Can Avocados Ward Off Heart Disease Risk?

Can Avocados Ward Off Heart Disease Risk?

by Dr. Jayashree Gopinath on Apr 2 2022 2:37 PM
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  • Heart disease is the leading cause of death in the United States
  • A healthy diet can reduce the risk of cardiovascular diseases
  • Two servings of avocado a week linked to lower heart disease risk
Eating atleast two or more servings of avocado every week supports heart health. Substituting avocado for fat-containing foods like butter, cheese, or processed meats also lowers the risk of heart attack and stroke events, according to new research published in the Journal of the American Heart Association, open access, peer-reviewed journal of the American Heart Association.
According to the Centers for Disease Control and Prevention, nearly half of all Americans have at least one of the three major risk factors that can lead to heart disease.

The obvious question is, “What can I do for my heart health?” The American Heart Association recommends a heart-healthy diet without sacrificing flavor. It is possible to follow a heart-healthy dietary pattern without much effort by including avocados regularly.


All About Avocados

Avocado is a bright green fruit, also known as alligator pears or butter fruit and is the go-to ingredient in everything from salads and wraps to smoothies and even brownies. So, what makes this pear-shaped berry such a superfood

You may have heard that avocados are high in calories and fats. But that’s not completely true. Avocados contain dietary fiber and monounsaturated fat (healthy fats) that protects the heart from external damage.

It also contains a nutrient called beta-sitosterol, the plant version of cholesterol that helps lower cholesterol levels.

Though previous research has shown avocados have a positive impact on heart disease risk factors including high cholesterol, there is no evidence about its impact on cardiovascular health.

To explore that, researchers studied the positive association between higher avocado consumption and lower cardiovascular events, such as coronary heart disease and stroke.

For 30 years, they followed more than 68,780 women (ages 30–55 years) from the Nurses’ Health Study and more than 41,700 men (ages 40–75 years) from the Health Professionals Follow-up Study.

All study participants were free of cancer, coronary heart disease, and stroke at the start of the study and living in the United States.

“Our study provides further evidence that the intake of plant-sourced unsaturated fats can improve diet quality and is an important component in cardiovascular disease prevention,” said Lorena S. Pacheco, PhD, MPH, RDN, lead author of the study and a postdoctoral research fellow in the nutrition department at the Harvard T.H. Chan School of Public Health in Boston.


Delicious Findings

Researchers documented 9,185 coronary heart disease events and 5,290 strokes during more than 30 years of follow-up. Researchers assessed participants’ diet using food frequency questionnaires given at the beginning of the study and then every four years.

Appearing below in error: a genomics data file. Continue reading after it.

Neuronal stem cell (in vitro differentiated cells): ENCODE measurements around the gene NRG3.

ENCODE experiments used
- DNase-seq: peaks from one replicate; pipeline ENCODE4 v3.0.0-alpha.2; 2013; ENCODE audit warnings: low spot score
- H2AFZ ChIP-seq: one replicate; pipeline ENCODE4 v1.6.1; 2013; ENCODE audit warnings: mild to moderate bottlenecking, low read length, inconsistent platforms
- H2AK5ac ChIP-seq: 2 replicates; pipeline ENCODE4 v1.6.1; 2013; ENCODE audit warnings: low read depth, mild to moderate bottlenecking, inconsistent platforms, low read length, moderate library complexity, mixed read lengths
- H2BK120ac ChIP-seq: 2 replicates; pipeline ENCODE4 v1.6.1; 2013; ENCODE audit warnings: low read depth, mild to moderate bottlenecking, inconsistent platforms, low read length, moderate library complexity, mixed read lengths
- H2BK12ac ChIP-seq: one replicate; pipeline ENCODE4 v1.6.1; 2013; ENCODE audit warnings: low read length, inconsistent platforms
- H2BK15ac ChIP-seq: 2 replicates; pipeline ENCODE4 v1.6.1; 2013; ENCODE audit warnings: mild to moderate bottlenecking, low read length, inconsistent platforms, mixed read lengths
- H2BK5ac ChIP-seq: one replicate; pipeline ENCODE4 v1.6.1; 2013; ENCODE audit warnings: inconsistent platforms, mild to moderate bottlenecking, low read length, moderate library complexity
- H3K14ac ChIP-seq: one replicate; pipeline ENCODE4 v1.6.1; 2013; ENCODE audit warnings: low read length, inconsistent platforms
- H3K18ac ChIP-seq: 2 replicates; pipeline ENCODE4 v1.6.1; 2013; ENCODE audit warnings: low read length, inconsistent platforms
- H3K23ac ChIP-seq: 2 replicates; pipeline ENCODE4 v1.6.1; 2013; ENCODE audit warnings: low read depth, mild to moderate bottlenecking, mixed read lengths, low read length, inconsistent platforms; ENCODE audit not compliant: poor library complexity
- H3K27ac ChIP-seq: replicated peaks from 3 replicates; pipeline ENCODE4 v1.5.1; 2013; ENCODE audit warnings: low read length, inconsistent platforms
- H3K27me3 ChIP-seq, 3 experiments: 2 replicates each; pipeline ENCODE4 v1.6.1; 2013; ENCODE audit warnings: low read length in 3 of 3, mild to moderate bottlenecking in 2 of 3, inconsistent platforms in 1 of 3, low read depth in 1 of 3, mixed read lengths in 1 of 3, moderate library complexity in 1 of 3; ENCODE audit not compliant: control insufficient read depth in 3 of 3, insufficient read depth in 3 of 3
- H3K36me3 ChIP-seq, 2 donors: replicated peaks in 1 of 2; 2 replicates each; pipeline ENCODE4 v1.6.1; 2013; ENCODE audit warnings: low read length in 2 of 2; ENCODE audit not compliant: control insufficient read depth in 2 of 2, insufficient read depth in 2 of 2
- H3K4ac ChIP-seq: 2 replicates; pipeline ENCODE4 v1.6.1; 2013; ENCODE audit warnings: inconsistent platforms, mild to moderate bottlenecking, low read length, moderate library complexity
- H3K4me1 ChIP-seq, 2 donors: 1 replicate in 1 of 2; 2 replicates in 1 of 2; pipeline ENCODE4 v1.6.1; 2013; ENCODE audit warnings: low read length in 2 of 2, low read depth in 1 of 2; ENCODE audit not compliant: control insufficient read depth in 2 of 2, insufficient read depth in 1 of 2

They calculated avocado intake from a questionnaire item that asked about the amount consumed and frequency. One serving equals half of an avocado or a half cup of avocado.

The analysis found that study participants who ate at least two servings of avocado each week had a 16% lower risk of cardiovascular disease and a 21% lower risk of coronary heart disease, compared to those who never or rarely ate avocados.

Based on statistical modeling, replacing half a serving daily of margarine, butter, egg, yogurt, cheese, or processed meats such as bacon with the same amount of avocado was associated with a 16% to 22% lower risk of cardiovascular disease events.

Substituting half a serving a day of avocado for the equivalent amount of olive oil, nuts, and other plant oils showed no additional benefit.

No significant associations were noted between stroke risk and how much avocado was eaten.


New Snack Options

The study’s results suggest replacing certain spreads and saturated fat-containing foods, such as cheese and processed meats, with avocado. Physicians and other health care practitioners such as registered dietitians should also discuss the benefits of avocados with their patients.

The findings also align with the American Heart Association’s guidance to follow the Mediterranean diet. This dietary pattern focuses on fruits, vegetables, grains, beans, fish, and other healthy foods and plant-based fats such as olive, canola, sesame, and other non-tropical oils.

Strategies that improve intake of AHA-recommended healthy diets, such as the Mediterranean diet, that are rich in vegetables and fruits, need to be improved in the future.

Although no one food is the solution to routinely eating a healthy diet, this study shows that avocados have possible health benefits.

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